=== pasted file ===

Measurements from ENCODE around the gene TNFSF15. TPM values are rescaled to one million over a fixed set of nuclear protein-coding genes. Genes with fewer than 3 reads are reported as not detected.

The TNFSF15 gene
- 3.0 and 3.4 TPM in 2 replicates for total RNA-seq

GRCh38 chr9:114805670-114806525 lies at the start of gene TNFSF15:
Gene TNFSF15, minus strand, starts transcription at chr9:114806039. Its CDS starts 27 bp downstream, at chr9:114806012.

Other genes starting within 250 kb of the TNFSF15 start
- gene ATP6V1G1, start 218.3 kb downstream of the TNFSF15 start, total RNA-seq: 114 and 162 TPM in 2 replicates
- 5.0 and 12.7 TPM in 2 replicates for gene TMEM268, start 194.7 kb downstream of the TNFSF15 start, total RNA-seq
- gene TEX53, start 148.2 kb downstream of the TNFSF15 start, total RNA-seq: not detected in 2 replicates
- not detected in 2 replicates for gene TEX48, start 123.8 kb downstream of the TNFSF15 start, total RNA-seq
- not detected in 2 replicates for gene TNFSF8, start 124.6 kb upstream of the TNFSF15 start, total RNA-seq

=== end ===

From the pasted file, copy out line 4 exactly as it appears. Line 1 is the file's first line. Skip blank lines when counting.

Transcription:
GRCh38 chr9:114805670-114806525 lies at the start of gene TNFSF15: